LEED-certified steel mill facility at Port would supply auto industry

BY STEVE CLARK/ The Brownsville Herald

Article published May 3, 2017


BROWNSVILLE – The Port of Brownsville is closer than it’s ever been to finally landing a steel mill, something it’s been pursuing for decades. Brownsville is one of two finalists for a $1.5 billion, advanced flex steel mill identical to Big River Steel’s new plant in Osceola, Ark., the world’s first LEED-certified facility of its kind.

LEED stands for “Leadership in Energy and Environmental Design.” According to the U.S. Green Building Council, LEED is the world’s most widely used green-building rating system. Big River is expected to decide within a few months whether to build a new mill in Brownsville or expand its Arkansas operation.

The new project has been dubbed “Project America.” Port officials say it would directly support 500 new full-time jobs with a minimum annual salary of $75,000. The mill primarily would supply the automotive and vehicle component industries in Texas and Mexico.

Alan Simon, vice president of industrial development for Denver-based OmniTRAX, which is in charge of developing the port’s industrial base, said Arkansas attracted the first Big River Steel facility through major cash incentives via the state legislature.

“Texas is a little bit different, but one of the programs that we hope will be very instrumental in this is Chapter 313,” he said. “We’ve been having discussions along those lines in hopes that that program could come into play and be a factor in attracting them with some property tax abatement.”

Tax Code Chapter 313, or the Texas Economic Development Act, allows a school district to offer a temporary limit on school property tax on the value of new investment. In this case, Point Isabel ISD would be able to defer by eight years when the steel mill project goes on the tax rolls at full value. The limit on the taxable value doesn’t kick in until the third year of the project.

Simon said the project would require two years of engineering and permitting, and two years of construction. He said Big River wants incentives worth at least 10 percent of the project’s $1.5 billion cost, or $150 million. That percentage is typical for similar projects around the country, Simon said.

“We hope we get to that point,” he said. “We’re certainly going to do the best we can, and then the company will make their decision. We’ve been working just on the incentives piece of it for several months, and we’ve probably got another month of work to pull that all together.”

Besides the abatement, key incentives would come in the form of land discounts and bond financing from the port and OmniTRAX; capital investment from OmniTRAX parent company The Broe Group; and Texas Enterprise Fund and Texas Enterprise Zone assistance through the Brownsville Economic Development Council and Greater Brownsville Incentives Corporation.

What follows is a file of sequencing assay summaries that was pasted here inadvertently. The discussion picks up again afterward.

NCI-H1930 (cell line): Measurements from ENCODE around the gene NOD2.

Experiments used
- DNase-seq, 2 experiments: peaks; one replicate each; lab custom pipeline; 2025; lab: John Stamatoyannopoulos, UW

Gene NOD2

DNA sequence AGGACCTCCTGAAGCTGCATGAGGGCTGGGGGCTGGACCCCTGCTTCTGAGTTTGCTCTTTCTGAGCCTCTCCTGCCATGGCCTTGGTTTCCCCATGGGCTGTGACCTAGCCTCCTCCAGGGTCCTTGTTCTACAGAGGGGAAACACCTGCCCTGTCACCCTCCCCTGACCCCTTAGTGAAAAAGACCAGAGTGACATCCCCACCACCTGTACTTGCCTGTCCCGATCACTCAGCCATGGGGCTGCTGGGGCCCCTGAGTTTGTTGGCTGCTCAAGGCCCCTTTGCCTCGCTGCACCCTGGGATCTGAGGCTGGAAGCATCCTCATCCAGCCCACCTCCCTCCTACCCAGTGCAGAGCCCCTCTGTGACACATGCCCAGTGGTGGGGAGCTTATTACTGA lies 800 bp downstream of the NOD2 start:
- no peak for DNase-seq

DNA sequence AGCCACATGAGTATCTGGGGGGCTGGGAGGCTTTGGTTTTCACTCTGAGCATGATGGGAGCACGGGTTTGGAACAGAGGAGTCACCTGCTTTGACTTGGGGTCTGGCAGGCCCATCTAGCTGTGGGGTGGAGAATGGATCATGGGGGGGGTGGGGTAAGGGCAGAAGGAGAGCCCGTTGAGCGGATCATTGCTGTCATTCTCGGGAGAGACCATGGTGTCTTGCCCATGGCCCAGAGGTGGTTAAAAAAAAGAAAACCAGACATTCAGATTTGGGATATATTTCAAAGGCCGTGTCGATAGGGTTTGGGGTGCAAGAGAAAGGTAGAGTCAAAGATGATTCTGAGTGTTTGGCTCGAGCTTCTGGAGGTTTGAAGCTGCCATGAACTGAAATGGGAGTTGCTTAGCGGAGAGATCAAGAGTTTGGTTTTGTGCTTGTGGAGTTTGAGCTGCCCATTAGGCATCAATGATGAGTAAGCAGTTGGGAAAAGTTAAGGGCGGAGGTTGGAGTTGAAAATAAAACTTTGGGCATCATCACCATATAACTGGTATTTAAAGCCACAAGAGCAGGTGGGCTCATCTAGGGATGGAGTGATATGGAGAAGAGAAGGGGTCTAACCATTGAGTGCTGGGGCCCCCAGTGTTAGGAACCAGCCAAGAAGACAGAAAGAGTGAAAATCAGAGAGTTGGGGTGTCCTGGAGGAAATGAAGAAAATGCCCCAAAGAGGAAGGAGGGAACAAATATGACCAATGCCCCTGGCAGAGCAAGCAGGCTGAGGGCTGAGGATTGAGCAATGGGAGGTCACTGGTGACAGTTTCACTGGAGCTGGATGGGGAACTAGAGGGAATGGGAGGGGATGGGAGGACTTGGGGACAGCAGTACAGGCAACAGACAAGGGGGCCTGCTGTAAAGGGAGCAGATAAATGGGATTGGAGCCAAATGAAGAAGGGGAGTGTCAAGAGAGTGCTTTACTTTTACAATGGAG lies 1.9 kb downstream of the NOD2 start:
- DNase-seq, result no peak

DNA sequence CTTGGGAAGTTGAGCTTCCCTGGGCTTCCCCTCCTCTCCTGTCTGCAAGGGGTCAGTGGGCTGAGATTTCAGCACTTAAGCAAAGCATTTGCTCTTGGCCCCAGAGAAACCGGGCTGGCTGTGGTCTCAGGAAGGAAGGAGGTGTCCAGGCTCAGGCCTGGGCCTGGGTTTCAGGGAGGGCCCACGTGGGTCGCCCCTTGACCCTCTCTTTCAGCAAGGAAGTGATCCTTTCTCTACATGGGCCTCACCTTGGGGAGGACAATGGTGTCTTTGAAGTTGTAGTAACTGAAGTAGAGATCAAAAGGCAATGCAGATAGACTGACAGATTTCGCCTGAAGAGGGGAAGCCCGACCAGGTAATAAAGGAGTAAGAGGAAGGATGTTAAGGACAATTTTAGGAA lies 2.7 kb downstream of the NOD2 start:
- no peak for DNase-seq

Eduardo Campirano, port director and CEO, said port officials have tried for decades to attract a steel mill, though an insufficient supply of electricity in the Brownsville area always was the main stumbling block. Recent upgrades to the Rio Grande Valley’s power grid have eliminated that obstacle, he said.

Campirano said Brownsville is a strong contender for the project since the port produces more scrap steel than anywhere else in the country, and Big River uses scrap steel for its feedstock. That obviously benefits Brownsville’s recyclers, though the port still wouldn’t be able to meet all the mill’s feedstock needs, he said.

Big River would produce 1.6 million tons of steel a year and require feedstock of about 2 million tons a year, Campirano said. Brownsville’s recyclers, operating at top capacity, would supply no more than 500,000 tons a year, he said.

That’s also good for the port, however, since it would boost barge activity through scrap steel imports, Campirano said. That’s why one of the two potential sites for the mill is on the ship channel. The other site is on port property off S.H. 550 north of S.H. 48.

“That means all our recyclers are going to be busy, the tugboat captains, everything that goes into that sector of it,” he said.

The mill would also support the numerous service and supply-chain companies that would inevitably follow a steel mill, Campirano said.

“It’s a substantial project, a lot of great-paying jobs,” he said.

Simon said Big River takes “mini-mill” technology a step further by using scrap steel. In addition to the jobs and ancillary benefits, it’s a desirable project because of the LEED designation and nothing like the heavily polluting steel mills of decades past, he said.

“They’ve taken a lot of steps to achieve that certification so that they’re friendly to the environment,” Simon said. “What they’ve told us, it benefits them in the supply chain because the customers give them some preference, because they’re paying attention to those things. If they were not using recycled steel and not paying attention to all this, it would certainly be a much greater impact.”